Met with Silence
Any attempt to process our relationship with others in our close-knit church community resulted in steely silence, awkward interactions, or advice to “just” break up with him. Any attempt to talk to him resulted in a rotation of denial, counter blame, or partial and temporary concessions. Any attempt to break up with him resulted in being further controlled, coerced, stonewalled, or even physically intimidated. I felt like I was stuck on every side.
Ironically, I escaped the relationship only by holding my tongue: no longer reabsorbing with contrition his wrongs against me by apologizing to placate and absolve him. This caused his simmering resentment to boil. Eventually, his prayer partners began to see through the thin veneer of his excuses, but only after I pushed for many months for him to meet with others. When the issue of public accountability and behavior change emerged, his priorities shifted. Getting rid of me was a more alluring solution than continuing to control me and possess me as his girlfriend. Like many victims, I was quietly discarded, never having the ability to name the abuse. When I did escape, it was into yet another world of silence: the invisibility of victimhood in the church.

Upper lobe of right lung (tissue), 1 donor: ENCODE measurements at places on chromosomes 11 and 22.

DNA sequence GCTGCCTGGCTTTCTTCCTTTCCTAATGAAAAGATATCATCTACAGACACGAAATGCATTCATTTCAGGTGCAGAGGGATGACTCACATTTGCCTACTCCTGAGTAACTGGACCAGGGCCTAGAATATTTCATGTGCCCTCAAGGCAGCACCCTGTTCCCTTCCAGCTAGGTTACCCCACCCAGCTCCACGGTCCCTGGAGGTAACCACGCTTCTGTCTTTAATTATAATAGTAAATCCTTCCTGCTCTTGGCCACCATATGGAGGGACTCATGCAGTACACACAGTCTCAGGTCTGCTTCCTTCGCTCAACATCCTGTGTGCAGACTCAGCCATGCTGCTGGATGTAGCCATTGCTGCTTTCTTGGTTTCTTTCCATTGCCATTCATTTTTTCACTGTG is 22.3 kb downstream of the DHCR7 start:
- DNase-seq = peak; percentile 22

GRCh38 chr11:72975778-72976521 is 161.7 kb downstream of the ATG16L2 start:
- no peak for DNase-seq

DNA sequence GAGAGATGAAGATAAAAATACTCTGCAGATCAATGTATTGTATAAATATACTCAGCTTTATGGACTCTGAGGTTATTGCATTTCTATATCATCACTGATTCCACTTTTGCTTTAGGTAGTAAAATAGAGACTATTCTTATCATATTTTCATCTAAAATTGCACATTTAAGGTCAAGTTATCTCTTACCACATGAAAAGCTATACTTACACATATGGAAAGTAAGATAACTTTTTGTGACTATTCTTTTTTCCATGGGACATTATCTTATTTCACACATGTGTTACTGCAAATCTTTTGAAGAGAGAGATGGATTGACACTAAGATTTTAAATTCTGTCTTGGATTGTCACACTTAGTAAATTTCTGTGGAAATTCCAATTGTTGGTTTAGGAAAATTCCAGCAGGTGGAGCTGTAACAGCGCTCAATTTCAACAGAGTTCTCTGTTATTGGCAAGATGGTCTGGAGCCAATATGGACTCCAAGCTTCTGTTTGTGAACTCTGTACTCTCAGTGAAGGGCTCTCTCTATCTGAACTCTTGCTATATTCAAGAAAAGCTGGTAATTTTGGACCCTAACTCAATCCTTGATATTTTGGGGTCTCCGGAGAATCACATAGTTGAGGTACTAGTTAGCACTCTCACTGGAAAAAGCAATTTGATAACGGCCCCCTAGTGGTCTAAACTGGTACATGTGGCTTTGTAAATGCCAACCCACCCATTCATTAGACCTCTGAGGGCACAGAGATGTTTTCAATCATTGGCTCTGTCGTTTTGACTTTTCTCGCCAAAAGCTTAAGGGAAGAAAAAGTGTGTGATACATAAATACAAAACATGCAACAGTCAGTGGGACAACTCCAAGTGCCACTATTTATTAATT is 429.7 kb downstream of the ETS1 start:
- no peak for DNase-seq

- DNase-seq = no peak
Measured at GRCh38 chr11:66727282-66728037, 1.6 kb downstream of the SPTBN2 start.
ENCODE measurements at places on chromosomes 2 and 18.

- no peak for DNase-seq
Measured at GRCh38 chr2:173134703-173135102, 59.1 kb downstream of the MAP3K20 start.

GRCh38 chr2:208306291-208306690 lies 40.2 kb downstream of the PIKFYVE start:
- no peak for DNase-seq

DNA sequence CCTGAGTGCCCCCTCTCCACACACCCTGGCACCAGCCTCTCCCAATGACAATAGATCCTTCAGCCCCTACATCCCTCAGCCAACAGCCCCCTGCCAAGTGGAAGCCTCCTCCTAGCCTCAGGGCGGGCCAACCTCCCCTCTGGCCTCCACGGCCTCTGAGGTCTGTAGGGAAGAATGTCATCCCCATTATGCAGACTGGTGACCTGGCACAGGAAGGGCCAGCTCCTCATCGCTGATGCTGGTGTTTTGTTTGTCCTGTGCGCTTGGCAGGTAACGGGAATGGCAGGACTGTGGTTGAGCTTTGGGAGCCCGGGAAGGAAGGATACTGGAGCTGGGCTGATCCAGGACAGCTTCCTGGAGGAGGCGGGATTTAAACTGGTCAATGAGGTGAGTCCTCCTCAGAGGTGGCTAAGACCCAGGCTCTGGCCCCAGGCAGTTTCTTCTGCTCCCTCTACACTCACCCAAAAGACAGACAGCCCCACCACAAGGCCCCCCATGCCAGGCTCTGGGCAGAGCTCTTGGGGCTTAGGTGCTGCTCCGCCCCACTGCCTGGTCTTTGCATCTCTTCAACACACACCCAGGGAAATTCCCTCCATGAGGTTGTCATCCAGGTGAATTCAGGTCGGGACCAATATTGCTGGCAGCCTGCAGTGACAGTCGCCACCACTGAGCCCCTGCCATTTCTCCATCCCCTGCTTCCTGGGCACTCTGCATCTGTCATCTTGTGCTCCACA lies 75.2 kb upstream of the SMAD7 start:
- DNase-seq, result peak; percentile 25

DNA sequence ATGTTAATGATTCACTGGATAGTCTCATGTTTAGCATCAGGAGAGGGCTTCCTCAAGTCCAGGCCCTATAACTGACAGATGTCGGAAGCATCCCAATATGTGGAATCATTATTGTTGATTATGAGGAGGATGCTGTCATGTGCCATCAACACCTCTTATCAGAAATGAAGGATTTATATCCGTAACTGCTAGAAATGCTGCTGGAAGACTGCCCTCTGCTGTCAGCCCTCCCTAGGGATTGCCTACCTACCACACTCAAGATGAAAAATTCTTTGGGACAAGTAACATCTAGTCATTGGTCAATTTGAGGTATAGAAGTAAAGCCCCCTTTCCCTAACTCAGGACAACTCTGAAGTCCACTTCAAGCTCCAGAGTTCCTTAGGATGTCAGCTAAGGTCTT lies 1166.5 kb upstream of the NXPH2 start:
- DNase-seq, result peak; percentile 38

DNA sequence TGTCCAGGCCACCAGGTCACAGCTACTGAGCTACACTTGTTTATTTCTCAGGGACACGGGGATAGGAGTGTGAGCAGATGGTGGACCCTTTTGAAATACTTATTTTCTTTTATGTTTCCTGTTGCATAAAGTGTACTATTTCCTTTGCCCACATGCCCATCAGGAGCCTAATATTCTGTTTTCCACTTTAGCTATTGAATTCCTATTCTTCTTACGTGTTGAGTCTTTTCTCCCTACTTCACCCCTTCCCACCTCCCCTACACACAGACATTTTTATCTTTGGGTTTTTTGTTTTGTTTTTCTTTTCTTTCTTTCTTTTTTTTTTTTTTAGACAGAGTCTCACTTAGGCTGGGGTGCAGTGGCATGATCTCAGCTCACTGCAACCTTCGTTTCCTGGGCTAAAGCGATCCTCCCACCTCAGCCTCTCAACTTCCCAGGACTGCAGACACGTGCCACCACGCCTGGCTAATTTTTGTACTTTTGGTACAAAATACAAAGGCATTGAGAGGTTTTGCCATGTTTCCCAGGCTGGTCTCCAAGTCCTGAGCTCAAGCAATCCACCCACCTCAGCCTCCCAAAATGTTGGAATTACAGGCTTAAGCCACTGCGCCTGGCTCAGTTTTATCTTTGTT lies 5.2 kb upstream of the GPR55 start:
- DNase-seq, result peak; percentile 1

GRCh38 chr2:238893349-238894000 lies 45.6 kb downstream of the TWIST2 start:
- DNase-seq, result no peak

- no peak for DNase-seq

Emerging from Silence
Victims of abuse and assault in the church learn silence because this is often how churches respond to our pain. We keep quiet and keep the peace or face controlling behavior from both bystanders and the abuser. When others label our words as “gossip,” “slander,” “sin,” “vindictiveness,” and “bitterness,” we adapt to silence for survival. We want to go on believing, serving, ministering, and being supported by the last shreds of community we can enjoy. We know there is a steep price for breaking the silence even when it’s never directly said.